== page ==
MDF English Corner (7/05/2022) - Eid al-Fitr celebrations around the world


Welcome to another edition of English Corner, my name is Rifki Kusmana. With Eid al-Fitr passing us, I started making this article about Eid celebrations around the world, now that it’s done, please enjoy. An Indonesian translation is available here.

Eid al-Fitr celebrations around the world

Eid al-Fitr has passed us, but today, I will be writing about how muslims around the world celebrate it, let’s start with how Indonesians celebrate it.


Eid is known in Indonesia as Hari Raya Idul Fitr or colloquially as Lebaran, It is a national holiday in Indonesia. People return to their hometown (An exodus known as Mudik) to celebrate with their families and to ask forgiveness from parents, in-laws, and other elders. Festivities start the night before with chanting the Takbir and lighting lamps. At least one before the day itself, or before Eid prayer in the morning, zakat alms for the poor are distributed in the mosques. People gather with family and neighbors in traditional clothing and have a special Lebaran meal. It is common for Muslims in Indonesia to visit the graves of relatives to ritually clean the grave. Muslims also visit the living in a special ritual called Halal bi-Halal sometime during or several days after Idul Fitri.


In Turkey, nationwide celebrated holidays are referred to as bayram, and Eid al-Fitr is referred to as both Ramazan Bayramı (“Ramadan Bayram”) and Şeker Bayramı (“Bayram of Sweets/Sugar”). It is a time for people to attend prayer services, put on their best clothes (referred to as bayramlık, often purchased just for the occasion), visit all their loved ones (such as relatives, neighbors, and friends), and pay their respects to the deceased with organised visits to cemeteries. It is also customary for young children to go around their neighborhood, door to door, and wish everyone a “Happy Bayram”, for which they are awarded candy, chocolates, traditional sweets such as baklava and Turkish Delight, or a small amount of money at every door.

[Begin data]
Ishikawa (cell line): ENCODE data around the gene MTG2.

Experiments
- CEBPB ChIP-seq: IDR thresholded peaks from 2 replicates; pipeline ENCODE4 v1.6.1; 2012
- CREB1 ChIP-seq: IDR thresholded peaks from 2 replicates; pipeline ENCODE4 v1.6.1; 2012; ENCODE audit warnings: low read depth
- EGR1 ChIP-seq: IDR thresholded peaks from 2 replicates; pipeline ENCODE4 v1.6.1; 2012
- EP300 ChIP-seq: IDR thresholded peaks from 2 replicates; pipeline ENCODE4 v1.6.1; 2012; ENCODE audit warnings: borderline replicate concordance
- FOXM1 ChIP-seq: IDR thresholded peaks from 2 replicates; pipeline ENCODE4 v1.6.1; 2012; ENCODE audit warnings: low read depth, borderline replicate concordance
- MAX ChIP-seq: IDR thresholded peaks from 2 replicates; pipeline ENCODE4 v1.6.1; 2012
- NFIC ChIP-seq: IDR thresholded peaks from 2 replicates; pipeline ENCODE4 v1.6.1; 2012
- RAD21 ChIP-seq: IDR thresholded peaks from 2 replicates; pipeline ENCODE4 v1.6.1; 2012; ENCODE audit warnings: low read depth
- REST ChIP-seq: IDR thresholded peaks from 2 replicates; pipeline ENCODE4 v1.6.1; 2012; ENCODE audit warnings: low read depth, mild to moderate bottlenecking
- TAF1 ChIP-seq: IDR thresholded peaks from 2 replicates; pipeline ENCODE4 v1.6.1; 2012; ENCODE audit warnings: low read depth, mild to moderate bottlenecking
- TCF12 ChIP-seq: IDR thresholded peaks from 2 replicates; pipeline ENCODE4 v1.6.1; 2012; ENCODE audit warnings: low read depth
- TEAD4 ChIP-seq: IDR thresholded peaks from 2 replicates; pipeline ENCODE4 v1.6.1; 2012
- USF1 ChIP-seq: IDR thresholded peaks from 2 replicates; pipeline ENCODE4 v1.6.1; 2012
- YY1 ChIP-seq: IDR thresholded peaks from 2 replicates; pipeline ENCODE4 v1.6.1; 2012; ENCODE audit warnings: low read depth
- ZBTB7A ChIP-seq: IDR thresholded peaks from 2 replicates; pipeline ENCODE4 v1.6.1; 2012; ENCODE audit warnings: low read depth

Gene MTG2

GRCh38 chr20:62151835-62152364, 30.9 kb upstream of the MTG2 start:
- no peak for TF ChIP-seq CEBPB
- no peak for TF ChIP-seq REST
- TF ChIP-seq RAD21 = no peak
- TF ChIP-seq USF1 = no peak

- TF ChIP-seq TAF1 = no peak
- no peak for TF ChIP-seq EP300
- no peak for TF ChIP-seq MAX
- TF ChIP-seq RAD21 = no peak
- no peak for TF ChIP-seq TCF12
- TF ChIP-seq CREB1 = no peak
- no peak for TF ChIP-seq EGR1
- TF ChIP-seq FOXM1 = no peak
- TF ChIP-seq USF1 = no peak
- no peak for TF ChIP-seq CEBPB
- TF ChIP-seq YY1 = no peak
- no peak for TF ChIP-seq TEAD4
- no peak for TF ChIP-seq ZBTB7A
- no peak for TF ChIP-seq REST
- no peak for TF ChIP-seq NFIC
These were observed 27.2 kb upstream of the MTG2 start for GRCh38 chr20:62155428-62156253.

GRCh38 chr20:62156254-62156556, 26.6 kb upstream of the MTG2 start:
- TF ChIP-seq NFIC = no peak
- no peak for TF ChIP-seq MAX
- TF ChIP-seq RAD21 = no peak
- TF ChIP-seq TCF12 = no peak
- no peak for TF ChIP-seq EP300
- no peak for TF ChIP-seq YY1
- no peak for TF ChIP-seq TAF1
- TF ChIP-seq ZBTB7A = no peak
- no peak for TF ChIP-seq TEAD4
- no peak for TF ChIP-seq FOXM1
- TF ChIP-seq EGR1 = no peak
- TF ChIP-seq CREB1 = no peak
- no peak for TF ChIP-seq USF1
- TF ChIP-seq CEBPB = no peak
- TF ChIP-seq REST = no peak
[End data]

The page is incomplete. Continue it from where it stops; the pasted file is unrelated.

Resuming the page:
Saudi Arabia

Saudis decorate their homes and prepare sumptuous meals for family and friends. They prepare new clothes and shoes for the festival. Eid festivities in Saudi Arabia may vary culturally depending on the region, but one common thread in all celebrations is generosity and hospitality. It is a common Saudi tradition for families to gather at the patriarchal home after the Eid prayers. Before the special Eid meal is served, young children will line up in front of each adult family member, who dispense money as gifts to the children.


In Sudan, where 97% of the population is Muslim, preparations for Eid begin the last few days of Ramadan. For days, ka’ak (sugar powdered cookies), bettifour (dry baked goods including dainty biscuits, baked meringues and macaroons—whose name are derived from the French petit four), and popcorn are baked in large batches to serve to guests and to give to family and friends; dressy Eid clothes are either shopped for or sewn; girls and women decorate their hands and feet with henna; and parts of the house may even be painted. The night before Eid, the whole household partakes in cleaning the house and yard and setting out the finest bedsheets, table cloths, and decorations. On the day of Eid, men and boys (and occasionally women and girls) will attend the Eid prayer. For the next 3 days, families will then visit each other, extended family, neighbors, and close friends. In these short visits, the baked goods, chocolates, and sweets are served, and often large lunches are prepared for the visiting well-wishers. Children are given gifts, either in the form of toys or money.


Eid is a public holiday in India. The holiday begins after the sighting of the new moon on Chand Raat. On that evening, people head to markets to finish their shopping for Eid, for clothing and gifts, and begin preparing their food for the next day. Traditional Eid food often includes biriyani, sheer khurma, and sivayyan, a dish of fine, toasted sweet vermicelli noodles with milk and dried fruit, among other regionally-specific dishes. Women and girls also put henna on each others’ hands. In the following morning, Muslims go to their local mosque or Eidgah for Eid Namaz and give Eid zakat before returning home. Afterwards, children are given Eidi (cash gifts) and friends and relatives visit each others homes to eat and celebrate.